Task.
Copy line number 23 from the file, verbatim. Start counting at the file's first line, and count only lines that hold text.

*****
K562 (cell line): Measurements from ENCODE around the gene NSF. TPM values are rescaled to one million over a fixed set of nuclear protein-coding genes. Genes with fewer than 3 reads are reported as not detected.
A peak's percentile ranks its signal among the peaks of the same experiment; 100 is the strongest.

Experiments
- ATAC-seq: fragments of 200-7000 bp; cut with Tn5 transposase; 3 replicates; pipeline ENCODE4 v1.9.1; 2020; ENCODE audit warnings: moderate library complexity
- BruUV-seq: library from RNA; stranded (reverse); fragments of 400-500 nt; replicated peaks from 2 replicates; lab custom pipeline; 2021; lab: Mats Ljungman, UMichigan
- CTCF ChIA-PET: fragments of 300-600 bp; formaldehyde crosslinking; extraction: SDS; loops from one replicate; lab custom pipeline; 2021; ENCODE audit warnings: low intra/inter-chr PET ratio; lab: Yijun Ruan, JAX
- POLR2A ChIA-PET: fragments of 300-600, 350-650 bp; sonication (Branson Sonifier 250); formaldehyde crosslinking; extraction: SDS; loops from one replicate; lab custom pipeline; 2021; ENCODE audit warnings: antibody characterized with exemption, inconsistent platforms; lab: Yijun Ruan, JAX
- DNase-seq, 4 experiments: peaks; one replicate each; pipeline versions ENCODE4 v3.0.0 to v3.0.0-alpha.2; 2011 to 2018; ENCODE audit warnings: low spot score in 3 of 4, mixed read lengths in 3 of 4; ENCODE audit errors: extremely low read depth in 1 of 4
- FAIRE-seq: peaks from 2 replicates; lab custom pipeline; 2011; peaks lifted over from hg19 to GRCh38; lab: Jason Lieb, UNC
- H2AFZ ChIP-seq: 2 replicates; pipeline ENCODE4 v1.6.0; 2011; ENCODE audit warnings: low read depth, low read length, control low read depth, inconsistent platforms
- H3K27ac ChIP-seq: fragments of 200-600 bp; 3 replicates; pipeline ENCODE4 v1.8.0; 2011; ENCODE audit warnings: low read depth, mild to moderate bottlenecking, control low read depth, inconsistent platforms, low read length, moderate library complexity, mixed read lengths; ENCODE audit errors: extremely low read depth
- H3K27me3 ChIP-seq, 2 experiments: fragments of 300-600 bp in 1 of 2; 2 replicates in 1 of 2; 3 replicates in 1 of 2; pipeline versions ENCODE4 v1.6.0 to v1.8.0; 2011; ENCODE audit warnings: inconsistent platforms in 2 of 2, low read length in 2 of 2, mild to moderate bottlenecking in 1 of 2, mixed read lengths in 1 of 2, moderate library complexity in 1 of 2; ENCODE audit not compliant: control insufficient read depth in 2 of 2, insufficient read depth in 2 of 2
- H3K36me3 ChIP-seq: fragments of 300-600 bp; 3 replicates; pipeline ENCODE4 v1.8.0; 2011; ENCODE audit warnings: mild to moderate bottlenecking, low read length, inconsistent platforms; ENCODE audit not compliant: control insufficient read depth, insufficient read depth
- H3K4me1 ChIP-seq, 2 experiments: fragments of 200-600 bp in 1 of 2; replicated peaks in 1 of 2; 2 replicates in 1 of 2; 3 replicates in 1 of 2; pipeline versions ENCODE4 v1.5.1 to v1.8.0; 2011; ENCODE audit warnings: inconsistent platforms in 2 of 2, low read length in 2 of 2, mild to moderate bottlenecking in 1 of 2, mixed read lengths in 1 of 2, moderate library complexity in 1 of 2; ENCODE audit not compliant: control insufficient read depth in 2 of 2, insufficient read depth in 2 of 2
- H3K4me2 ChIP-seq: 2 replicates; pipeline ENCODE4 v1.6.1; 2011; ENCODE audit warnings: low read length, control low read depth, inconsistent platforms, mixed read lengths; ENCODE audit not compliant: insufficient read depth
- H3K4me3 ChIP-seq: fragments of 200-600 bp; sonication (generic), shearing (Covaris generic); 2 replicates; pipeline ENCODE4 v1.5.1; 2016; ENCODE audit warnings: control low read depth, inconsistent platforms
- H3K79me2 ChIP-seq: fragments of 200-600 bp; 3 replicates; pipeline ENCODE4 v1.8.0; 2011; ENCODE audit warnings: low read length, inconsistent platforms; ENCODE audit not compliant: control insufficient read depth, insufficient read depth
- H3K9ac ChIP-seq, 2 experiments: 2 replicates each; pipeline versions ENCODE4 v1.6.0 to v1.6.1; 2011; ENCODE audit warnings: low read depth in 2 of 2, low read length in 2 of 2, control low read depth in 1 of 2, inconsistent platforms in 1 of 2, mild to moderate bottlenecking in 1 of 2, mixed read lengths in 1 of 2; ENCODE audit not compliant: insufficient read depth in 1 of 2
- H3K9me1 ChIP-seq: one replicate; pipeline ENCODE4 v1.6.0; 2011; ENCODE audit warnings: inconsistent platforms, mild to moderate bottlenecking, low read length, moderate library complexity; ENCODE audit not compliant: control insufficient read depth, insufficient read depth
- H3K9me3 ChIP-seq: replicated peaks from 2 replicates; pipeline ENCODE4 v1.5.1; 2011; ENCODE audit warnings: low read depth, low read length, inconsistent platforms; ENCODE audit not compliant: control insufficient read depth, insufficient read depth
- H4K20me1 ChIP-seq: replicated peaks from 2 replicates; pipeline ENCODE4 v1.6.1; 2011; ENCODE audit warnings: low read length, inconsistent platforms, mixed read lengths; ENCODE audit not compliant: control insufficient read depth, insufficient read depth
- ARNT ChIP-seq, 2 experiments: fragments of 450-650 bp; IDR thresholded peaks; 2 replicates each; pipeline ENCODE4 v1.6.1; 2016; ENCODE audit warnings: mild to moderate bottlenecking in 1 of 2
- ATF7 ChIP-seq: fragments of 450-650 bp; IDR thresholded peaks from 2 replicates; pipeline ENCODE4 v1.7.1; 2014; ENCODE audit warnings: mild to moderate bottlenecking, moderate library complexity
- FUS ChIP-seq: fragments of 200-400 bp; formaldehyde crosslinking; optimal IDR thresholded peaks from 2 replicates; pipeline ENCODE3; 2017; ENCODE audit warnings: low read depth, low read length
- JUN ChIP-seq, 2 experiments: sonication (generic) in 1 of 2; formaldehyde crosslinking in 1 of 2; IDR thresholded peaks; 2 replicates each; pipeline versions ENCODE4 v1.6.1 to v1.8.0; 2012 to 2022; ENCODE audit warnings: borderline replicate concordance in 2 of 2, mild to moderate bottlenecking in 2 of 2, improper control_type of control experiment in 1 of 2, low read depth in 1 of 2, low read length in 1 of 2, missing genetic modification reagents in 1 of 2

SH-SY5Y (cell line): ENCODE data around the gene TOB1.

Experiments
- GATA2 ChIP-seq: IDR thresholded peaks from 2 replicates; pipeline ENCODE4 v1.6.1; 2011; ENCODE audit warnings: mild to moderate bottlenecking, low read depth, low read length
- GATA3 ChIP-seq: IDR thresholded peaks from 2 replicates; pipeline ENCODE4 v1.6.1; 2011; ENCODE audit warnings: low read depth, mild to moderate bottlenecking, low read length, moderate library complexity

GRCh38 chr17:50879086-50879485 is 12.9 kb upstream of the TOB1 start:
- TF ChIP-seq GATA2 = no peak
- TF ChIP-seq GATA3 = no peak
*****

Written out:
- ATF7 ChIP-seq: fragments of 450-650 bp; IDR thresholded peaks from 2 replicates; pipeline ENCODE4 v1.7.1; 2014; ENCODE audit warnings: mild to moderate bottlenecking, moderate library complexity